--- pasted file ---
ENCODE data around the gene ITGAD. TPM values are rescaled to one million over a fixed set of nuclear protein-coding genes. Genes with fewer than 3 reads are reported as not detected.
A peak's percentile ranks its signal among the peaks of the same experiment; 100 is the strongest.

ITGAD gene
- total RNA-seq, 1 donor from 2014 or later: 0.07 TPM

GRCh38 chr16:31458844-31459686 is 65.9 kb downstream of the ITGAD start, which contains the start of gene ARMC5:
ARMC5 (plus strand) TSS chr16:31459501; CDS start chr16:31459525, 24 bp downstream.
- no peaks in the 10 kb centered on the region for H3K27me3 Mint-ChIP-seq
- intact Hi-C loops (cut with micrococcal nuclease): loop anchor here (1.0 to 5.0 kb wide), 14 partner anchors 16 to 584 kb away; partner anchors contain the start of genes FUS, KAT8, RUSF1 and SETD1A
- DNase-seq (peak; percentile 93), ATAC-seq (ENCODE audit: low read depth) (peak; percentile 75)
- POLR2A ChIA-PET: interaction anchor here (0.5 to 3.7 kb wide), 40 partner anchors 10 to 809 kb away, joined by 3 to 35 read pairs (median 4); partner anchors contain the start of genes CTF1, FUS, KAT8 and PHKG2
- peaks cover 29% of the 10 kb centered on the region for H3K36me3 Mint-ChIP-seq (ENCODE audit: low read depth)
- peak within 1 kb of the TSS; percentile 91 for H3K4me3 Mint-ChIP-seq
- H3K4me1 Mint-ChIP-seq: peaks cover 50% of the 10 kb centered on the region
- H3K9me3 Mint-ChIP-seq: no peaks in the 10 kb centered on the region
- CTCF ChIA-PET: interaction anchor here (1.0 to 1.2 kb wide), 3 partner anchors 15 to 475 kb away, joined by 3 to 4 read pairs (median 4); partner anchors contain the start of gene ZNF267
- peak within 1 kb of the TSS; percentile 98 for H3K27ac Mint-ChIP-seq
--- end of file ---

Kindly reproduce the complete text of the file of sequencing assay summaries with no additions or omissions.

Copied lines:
ENCODE data around the gene ITGAD. TPM values are rescaled to one million over a fixed set of nuclear protein-coding genes. Genes with fewer than 3 reads are reported as not detected.
A peak's percentile ranks its signal among the peaks of the same experiment; 100 is the strongest.

ITGAD gene
- total RNA-seq, 1 donor from 2014 or later: 0.07 TPM

GRCh38 chr16:31458844-31459686 is 65.9 kb downstream of the ITGAD start, which contains the start of gene ARMC5:
ARMC5 (plus strand) TSS chr16:31459501; CDS start chr16:31459525, 24 bp downstream.
- no peaks in the 10 kb centered on the region for H3K27me3 Mint-ChIP-seq
- intact Hi-C loops (cut with micrococcal nuclease): loop anchor here (1.0 to 5.0 kb wide), 14 partner anchors 16 to 584 kb away; partner anchors contain the start of genes FUS, KAT8, RUSF1 and SETD1A
- DNase-seq (peak; percentile 93), ATAC-seq (ENCODE audit: low read depth) (peak; percentile 75)
- POLR2A ChIA-PET: interaction anchor here (0.5 to 3.7 kb wide), 40 partner anchors 10 to 809 kb away, joined by 3 to 35 read pairs (median 4); partner anchors contain the start of genes CTF1, FUS, KAT8 and PHKG2
- peaks cover 29% of the 10 kb centered on the region for H3K36me3 Mint-ChIP-seq (ENCODE audit: low read depth)
- peak within 1 kb of the TSS; percentile 91 for H3K4me3 Mint-ChIP-seq
- H3K4me1 Mint-ChIP-seq: peaks cover 50% of the 10 kb centered on the region
- H3K9me3 Mint-ChIP-seq: no peaks in the 10 kb centered on the region
- CTCF ChIA-PET: interaction anchor here (1.0 to 1.2 kb wide), 3 partner anchors 15 to 475 kb away, joined by 3 to 4 read pairs (median 4); partner anchors contain the start of gene ZNF267
- peak within 1 kb of the TSS; percentile 98 for H3K27ac Mint-ChIP-seq